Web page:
The serve unit turn varies to a degree from a groundstroke unit turn in that the racquet will be raising up as the body turns instead of staying level. Also, the serve unit turn is a very slow motion from start to finish. Other elements of the unit turn are similar to a groundstroke unit turn. The body will rotate in unison. The left hand stays on the racquet at the start of the unit turn. The weight will shift from the front foot to the back foot.
The first motion of the serve is done by the shoulders. To start the serve just start rotating the shoulders in a clockwise motion. The shoulders should rotate in a very similar fashion to if you where a pitcher in baseball.
The shoulders should rotate in a lateral fashion, and should stay relatively level with each other as they turn. Hover over the below image to see the shoulders stay level.
The shoulders should rotate between 30 and 45 degrees. Hover over the below image to see the full rotation.
As the shoulders rotate, the weight of the body will move from the front foot to the back foot. Hover over the below image to see the weight shift onto the back foot.
As this happens the front foot will come up. Some players will bring the toes of the front foot up as they shift the weight onto their back foot. Hover over the below image to see the front toes point up.
Lots of professional players bring their front toes up as they rotate their shoulders and shift the weight onto their back foot. I prefer players to raise their heel and leave their toes on the ground when rotating the shoulders. Hover over the below image to see the heel come up as the shoulders rotate.
The reason to keep the toes on the ground vs toes up is simple, better balance. The toes on the ground keeps more of the foots surface area on the ground, plus the toes, or ball of your feet are flat. This leads to a much more stable base than if the toes are up. The heel of the foot is not flat, its round. Being round will lead to a more likely chance of players balance being off some as the shoulders rotate. Which is easier to maintain your balance while standing on balls of your feet or standing on the heels of your feet?
Obviously its easier to maintain balance while on your toes. This is the reason to keep you toes down as the shoulders rotate.
As the shoulders rotate and the weight shifts onto the back foot the hands will start to separate. Initially the hands stay together on the racquet as the shoulders rotate. This will help the whole body to rotate in unison which leads to better balance and more power. Hover over the below image to see both hands staying on the racquet as the shoulders start to rotate.
Once the left hand is slightly past the front of the left leg the hands can start to separate.
Its very important that as the hands start to separate the toss arm stays level with the racquet arm or above the racquet arm.
Many players end up with the racquet above the toss arm.
There are numerous issues that arise from the racquet being above the ball during the unit turn. The most glaring issue is that the racquet will not be able to have smooth acceleration from start to finish. Since the racquet is moving too fast during the unit turn, the racquet will need to be slowed down somewhere soon in order to hit the ball after it is tossed. If it is not slowed down, the racquet will reach the supposed contact point well before the ball unless the ball is tossed really low. Slowing down the racquet will bring the racquet out of unison with the body leading to a loss of power and balance.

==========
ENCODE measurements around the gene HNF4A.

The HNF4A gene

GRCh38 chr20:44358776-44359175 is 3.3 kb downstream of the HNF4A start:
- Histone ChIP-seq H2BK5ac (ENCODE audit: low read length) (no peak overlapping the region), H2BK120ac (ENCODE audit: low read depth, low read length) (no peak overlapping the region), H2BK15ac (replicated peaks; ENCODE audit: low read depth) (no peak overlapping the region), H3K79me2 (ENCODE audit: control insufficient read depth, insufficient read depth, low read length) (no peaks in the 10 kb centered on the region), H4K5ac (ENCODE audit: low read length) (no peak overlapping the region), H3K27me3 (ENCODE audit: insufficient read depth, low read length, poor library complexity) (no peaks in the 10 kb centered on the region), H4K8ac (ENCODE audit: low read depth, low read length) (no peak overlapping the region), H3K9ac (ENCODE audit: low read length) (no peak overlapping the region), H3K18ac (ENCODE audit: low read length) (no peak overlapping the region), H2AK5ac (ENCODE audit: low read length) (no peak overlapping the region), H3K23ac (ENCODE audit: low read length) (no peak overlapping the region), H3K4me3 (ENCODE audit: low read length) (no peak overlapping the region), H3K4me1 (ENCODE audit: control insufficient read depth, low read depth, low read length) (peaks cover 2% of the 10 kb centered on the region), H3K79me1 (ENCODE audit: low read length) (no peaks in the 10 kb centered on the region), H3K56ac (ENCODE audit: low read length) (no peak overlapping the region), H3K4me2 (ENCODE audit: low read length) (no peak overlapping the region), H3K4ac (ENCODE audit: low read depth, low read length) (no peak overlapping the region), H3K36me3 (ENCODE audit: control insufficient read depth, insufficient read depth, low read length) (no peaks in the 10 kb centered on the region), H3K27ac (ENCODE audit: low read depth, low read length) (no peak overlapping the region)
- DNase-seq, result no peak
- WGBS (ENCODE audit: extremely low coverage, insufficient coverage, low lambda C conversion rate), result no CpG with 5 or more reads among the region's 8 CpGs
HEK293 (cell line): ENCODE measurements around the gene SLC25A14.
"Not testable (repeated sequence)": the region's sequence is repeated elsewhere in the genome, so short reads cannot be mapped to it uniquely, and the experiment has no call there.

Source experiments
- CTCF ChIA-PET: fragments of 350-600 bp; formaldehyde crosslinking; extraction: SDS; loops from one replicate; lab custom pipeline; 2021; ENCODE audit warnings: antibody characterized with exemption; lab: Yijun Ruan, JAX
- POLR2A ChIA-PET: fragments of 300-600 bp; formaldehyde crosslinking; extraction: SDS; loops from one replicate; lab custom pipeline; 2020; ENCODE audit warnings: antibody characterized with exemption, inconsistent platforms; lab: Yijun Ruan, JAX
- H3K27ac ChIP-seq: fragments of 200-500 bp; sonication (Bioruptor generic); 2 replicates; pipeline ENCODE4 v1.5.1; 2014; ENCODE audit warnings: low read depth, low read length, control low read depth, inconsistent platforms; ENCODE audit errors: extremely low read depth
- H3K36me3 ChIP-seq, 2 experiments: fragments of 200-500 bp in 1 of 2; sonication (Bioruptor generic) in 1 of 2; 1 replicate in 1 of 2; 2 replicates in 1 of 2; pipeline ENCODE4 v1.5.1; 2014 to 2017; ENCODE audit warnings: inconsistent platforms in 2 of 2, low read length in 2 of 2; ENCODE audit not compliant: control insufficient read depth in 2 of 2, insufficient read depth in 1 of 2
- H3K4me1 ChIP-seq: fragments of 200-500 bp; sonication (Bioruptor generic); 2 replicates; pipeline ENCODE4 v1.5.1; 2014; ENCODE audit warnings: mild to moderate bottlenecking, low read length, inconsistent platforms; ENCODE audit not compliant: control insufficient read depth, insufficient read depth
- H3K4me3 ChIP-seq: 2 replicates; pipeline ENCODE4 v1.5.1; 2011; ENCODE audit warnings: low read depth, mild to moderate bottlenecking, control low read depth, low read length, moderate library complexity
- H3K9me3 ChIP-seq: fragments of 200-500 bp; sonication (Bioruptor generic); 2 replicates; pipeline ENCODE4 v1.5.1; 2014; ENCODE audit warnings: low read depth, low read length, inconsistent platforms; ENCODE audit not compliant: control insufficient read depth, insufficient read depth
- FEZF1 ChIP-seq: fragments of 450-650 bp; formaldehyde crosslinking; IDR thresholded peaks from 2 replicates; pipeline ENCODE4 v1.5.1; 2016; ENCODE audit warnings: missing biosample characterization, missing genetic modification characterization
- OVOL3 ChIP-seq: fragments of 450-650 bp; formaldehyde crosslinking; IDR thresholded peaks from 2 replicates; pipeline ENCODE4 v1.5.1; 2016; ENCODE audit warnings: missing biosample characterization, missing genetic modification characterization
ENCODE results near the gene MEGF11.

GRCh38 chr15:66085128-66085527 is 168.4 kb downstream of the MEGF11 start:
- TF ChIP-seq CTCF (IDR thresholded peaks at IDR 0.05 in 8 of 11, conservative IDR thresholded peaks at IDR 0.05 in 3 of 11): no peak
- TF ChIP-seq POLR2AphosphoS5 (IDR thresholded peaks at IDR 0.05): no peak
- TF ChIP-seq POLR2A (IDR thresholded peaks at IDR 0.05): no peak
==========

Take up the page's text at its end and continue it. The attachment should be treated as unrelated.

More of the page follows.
After the hands separate, slowly start to raise the racquet making sure the palm of the racquet hand stays pointing towards the ground while the knuckles point up.
This must be done slow as it is impossible to keep control of the racquet if the racquet is brought up too quick. Hover over the below image to see he palm stay down as the racquet rises.
If the racquet is brought up too fast it will force the palm up and cause a loss of power, control and balance.
This will make it impossible to pronate which will lead to a lack of power and spin.
At the end of the unit turn the racquet should be slightly over the head, but still on the right hand side of the body. It will end up looking like someone is saluting.
As the racquet raises the hitting arm should stay bent.
Many players (including professional players) will keep their hitting arm straight.
It is not wrong to keep the hitting arm straight, I just prefer to have players keep their hitting arm bent so that the elbow can stay bent and high. Dropping the elbow can get the racquet out of sync with the body and also lead to bending the back. Bending the back at best will lead to getting the body out of sync with the racquet and at worse lead to an injury. Plus the arm just needs to bend again anyway at the racquet drop phase. So its a wasted movement to straighten out the arm. Hover over the below image to see this happen.
The toss arm needs to stay straight throughout the unit turn and until the arm needs to start coming down. This helps to maintain a consistent toss. Hover over the below image to see the toss arm stay straight.
The movement of the arm is not a straight up and down movement since the shoulders are rotating. Many players will try and have the arm just go down and up. This makes it virtually impossible to rotate the shoulders thus limiting the power of the serve.
This type of movement can also facilitate a movement of the arm from right to left which can lead to the ball going ether too far to the right or too far to the left. Too far to the left can lead to bending of the back.
Bending of the back can lead to back injuries or if the back isn’t bent and the ball is still tossed to the left the arm or shoulder can be injuried.
The movement of the arm is an out and up movement. The arm should move from the belly button to way out in front of the body.
The back should stay straight throughout the unit turn.